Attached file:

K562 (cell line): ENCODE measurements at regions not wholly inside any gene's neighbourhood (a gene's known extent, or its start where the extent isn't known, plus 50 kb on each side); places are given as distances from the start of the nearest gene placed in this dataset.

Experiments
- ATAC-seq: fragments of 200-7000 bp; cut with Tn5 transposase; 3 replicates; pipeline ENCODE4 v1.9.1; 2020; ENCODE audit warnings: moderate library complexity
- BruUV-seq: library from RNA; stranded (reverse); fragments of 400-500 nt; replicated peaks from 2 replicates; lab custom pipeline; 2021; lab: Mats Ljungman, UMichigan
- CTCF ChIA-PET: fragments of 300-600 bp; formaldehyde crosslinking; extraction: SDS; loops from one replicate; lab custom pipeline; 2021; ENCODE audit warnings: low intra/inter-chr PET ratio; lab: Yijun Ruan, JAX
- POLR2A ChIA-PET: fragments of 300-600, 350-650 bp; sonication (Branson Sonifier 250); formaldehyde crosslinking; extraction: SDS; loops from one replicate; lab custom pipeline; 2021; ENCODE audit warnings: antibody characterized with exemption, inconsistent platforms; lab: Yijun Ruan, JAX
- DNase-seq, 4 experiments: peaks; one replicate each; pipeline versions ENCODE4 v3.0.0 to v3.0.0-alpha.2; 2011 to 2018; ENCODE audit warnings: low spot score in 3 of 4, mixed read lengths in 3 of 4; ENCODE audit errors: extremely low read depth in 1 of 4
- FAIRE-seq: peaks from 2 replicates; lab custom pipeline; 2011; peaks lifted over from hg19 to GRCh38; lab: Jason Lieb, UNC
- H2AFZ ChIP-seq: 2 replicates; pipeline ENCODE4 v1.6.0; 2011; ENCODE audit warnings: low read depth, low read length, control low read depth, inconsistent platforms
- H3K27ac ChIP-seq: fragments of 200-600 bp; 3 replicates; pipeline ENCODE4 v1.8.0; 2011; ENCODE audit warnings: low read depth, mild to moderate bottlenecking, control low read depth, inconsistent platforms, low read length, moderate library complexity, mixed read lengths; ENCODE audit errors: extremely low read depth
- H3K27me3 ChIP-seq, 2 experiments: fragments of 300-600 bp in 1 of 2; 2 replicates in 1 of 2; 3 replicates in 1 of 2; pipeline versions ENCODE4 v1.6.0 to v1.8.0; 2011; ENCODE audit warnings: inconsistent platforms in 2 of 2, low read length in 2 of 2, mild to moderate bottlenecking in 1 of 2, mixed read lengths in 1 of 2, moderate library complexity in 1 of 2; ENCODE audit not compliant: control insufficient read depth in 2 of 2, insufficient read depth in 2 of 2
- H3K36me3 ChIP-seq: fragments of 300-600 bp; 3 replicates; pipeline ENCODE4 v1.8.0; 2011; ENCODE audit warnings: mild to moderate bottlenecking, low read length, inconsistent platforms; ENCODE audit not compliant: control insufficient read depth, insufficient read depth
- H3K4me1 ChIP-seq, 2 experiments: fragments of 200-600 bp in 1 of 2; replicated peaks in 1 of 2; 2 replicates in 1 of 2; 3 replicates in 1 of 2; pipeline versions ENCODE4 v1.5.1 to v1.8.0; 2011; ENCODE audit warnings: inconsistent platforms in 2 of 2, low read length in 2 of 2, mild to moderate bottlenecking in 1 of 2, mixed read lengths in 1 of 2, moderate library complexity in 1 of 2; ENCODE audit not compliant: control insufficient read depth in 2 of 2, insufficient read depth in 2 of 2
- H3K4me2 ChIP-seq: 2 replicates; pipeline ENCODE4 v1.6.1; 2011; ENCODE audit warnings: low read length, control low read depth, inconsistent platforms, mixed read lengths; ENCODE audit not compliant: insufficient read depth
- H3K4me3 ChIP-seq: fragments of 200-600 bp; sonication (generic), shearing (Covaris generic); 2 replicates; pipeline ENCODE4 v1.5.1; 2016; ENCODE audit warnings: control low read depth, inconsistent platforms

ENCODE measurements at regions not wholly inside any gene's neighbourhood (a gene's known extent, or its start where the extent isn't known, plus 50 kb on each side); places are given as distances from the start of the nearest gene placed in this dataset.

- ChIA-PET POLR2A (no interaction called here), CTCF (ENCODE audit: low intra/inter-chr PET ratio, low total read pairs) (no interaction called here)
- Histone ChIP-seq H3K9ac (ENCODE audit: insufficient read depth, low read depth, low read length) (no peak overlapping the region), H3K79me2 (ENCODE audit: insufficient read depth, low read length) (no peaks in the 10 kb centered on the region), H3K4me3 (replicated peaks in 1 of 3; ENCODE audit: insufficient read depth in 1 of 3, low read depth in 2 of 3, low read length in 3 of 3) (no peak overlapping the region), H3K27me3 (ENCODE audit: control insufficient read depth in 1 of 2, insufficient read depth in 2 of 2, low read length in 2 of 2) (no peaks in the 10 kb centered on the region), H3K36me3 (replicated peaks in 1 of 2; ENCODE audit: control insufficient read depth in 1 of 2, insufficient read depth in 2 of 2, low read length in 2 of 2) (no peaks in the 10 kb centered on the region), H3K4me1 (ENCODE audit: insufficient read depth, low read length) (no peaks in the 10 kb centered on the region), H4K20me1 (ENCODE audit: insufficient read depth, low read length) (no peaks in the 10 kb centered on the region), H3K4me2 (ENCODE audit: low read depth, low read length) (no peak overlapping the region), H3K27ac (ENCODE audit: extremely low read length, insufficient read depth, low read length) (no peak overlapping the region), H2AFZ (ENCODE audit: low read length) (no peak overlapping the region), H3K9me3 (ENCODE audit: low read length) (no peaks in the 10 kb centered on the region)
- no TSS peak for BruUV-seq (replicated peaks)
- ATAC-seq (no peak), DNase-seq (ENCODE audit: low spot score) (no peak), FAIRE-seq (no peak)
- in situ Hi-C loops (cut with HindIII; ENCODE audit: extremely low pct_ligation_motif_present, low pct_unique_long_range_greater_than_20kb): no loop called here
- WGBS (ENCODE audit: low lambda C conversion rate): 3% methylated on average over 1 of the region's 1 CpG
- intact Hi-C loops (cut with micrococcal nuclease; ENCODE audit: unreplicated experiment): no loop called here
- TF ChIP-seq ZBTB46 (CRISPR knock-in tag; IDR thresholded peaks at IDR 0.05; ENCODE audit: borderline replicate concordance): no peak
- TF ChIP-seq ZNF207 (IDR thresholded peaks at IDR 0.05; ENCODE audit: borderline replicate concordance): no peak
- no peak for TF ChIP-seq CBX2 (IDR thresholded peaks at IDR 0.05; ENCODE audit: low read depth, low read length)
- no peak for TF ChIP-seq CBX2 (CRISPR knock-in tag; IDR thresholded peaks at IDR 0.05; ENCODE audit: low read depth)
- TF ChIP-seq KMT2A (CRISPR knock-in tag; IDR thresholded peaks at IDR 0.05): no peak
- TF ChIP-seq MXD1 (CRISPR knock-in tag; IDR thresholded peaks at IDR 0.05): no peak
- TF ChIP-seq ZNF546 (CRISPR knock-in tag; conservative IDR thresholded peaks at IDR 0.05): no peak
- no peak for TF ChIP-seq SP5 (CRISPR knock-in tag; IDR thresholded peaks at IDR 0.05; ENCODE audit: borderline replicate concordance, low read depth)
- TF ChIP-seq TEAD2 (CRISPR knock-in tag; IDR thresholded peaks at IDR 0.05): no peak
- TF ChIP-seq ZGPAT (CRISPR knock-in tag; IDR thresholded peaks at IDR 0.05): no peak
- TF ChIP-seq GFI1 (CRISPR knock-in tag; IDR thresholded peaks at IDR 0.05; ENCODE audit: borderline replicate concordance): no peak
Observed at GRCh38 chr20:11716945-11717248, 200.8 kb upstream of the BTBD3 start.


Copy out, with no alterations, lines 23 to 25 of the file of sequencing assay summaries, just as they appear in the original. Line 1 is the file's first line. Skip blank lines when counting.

- intact Hi-C loops (cut with micrococcal nuclease; ENCODE audit: unreplicated experiment): no loop called here
- TF ChIP-seq ZBTB46 (CRISPR knock-in tag; IDR thresholded peaks at IDR 0.05; ENCODE audit: borderline replicate concordance): no peak
- TF ChIP-seq ZNF207 (IDR thresholded peaks at IDR 0.05; ENCODE audit: borderline replicate concordance): no peak